“This is Bain,” the captain said, pinching his commpip. “The hordes may be descending on us soon. Steady, everyone. Keep to your cover and give them no quarter. I’ll be buying the survivors drinks when this is all over. Bain out.” He pinched his pip again, closing the channel.
“Survivors?” Tovar said.
“Too grim?” Bain replied.
“Blast. These inspiring speeches can be dodgy things, Tovar.” He clapped his hand on his adopted son’s shoulder. “I’m just glad that I’ll have you by my side during this.”
“We both are,” a quite familiar feminine voice said from behind them. Rosalyn Bain, phaser rifled crooked under her arm, was hoisting herself up into the bridge from the jefferies tube hatch behind Bain and Tovar.
“Dearest!” Bain exclaimed. “You shouldn’t be here!”
“And why not?” Rosalyn demanded taking up a position on the other side of Tovar. “If my husband and son are about to go into battle, I have every right to be there with them.”
“Yes, but…” Bain trailed off. In truth, he didn’t have anything to go after his “but.” If he was honest with himself, he got a little bit of a thrill seeing his wife of so many years, rifle in hand, ready to take on the universe.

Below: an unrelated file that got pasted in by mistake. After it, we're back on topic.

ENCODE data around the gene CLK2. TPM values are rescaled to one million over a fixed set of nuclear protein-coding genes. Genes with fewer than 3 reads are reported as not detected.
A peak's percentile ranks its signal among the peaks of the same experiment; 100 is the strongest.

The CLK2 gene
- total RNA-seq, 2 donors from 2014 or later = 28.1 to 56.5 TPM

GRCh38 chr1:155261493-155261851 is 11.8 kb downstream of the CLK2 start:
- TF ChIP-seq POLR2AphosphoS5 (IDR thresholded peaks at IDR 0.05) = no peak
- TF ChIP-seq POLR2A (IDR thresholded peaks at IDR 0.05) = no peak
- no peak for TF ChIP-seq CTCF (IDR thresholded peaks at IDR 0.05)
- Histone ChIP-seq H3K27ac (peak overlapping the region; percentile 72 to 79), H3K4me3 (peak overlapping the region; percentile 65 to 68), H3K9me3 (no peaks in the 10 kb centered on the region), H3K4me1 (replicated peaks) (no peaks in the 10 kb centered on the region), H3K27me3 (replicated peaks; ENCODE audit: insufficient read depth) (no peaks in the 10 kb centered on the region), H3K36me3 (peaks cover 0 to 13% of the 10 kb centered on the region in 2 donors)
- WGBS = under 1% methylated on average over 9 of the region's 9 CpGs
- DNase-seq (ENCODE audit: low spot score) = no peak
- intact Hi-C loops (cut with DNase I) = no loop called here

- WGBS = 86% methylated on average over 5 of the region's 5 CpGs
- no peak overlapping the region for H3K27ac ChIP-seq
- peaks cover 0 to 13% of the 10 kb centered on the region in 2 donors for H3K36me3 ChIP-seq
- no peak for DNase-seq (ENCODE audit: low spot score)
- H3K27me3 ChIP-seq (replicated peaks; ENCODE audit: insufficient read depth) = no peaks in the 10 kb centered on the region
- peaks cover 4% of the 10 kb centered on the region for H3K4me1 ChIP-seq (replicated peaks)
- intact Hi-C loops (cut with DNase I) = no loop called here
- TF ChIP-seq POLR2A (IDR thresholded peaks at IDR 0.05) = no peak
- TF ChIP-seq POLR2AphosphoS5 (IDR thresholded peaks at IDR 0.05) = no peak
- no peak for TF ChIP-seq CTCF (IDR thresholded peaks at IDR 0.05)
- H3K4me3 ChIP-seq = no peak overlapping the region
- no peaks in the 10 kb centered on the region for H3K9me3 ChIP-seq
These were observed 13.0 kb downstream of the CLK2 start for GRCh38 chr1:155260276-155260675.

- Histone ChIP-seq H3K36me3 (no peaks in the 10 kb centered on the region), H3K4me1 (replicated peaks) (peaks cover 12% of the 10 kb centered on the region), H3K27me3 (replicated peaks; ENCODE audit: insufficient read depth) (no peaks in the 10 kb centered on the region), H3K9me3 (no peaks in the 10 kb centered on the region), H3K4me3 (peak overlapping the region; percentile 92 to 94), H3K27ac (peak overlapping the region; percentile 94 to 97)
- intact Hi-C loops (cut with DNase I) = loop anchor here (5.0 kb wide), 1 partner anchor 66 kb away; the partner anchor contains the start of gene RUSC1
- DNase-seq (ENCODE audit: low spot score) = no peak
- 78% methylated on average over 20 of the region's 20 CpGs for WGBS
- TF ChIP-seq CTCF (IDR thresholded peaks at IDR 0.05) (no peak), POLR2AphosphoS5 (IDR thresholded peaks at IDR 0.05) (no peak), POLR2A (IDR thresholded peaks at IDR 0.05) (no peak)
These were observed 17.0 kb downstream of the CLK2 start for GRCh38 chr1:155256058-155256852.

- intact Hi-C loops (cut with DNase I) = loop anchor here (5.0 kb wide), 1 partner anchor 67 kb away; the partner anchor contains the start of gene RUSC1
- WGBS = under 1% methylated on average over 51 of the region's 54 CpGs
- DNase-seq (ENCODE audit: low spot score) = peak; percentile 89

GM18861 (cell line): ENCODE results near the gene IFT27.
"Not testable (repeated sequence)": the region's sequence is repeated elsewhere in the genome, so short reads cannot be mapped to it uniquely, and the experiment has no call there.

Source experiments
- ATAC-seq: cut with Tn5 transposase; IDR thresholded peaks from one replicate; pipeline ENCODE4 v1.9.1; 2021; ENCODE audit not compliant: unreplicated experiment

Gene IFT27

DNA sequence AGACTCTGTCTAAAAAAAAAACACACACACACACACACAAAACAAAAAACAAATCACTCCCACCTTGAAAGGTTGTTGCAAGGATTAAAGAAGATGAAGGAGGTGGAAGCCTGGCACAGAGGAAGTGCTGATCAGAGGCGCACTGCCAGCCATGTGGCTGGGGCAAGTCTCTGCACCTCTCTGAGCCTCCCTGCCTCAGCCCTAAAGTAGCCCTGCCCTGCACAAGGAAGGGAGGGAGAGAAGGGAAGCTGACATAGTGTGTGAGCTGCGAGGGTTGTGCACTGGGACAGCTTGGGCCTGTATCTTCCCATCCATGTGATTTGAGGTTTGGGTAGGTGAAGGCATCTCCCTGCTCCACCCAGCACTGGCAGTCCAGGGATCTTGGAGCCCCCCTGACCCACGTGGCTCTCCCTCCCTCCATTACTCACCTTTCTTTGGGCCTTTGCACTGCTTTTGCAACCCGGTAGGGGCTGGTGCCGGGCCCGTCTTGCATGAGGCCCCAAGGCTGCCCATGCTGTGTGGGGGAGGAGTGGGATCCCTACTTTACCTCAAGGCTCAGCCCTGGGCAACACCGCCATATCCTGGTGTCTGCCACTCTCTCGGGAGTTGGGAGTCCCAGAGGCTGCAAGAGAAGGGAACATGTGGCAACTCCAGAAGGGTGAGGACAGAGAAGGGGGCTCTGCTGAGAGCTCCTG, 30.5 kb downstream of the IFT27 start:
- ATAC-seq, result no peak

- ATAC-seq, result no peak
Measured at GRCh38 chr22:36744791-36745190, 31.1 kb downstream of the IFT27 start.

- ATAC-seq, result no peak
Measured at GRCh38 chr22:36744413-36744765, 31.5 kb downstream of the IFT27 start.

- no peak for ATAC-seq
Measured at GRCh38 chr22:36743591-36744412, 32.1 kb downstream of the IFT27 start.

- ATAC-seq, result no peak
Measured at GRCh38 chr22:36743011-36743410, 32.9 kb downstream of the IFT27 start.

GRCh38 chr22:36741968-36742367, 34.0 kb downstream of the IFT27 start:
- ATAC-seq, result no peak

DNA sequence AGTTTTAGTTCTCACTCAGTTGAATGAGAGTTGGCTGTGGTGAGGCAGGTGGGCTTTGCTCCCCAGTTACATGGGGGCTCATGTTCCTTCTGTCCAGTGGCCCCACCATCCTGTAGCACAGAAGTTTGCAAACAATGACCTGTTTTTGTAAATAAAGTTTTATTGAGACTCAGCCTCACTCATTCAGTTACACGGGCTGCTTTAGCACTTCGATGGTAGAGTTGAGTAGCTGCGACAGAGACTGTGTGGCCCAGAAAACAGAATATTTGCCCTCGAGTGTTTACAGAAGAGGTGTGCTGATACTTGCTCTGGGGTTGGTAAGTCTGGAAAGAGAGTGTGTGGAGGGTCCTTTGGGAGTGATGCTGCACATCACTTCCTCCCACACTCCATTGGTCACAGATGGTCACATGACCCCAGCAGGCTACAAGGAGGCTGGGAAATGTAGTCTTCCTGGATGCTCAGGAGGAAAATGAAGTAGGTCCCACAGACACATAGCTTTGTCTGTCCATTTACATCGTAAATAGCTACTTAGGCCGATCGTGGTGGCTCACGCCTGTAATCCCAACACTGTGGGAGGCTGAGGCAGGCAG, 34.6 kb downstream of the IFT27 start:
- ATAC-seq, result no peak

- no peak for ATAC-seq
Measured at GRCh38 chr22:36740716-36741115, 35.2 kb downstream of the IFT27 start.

“Right! This will be a family affair!” he said. “Let’s give them…”
“…a good what for,” Rosalyn said grinning. “Yes, we know, dear.”
“Grown predictable have I?”
“Wonderfully consistent, my love,” Rosalyn replied.
“Mum. Dad. Please,” Tovar said.
“Sorry, son. You’ll just have to accept that your mum and I are still rather love struck,” Bain said.
“The invaders are arriving,” Tovar said, trying to keep the relief out of his voice as five transporter beams coalesced in the center of the bridge. The Bains and Tovar opened fire as soon as the transport was complete, dropping two of the unwelcome newcomers in an instant.
“Sorry, mum,” Tovar said. “I didn’t know you’d selected the same target I had.”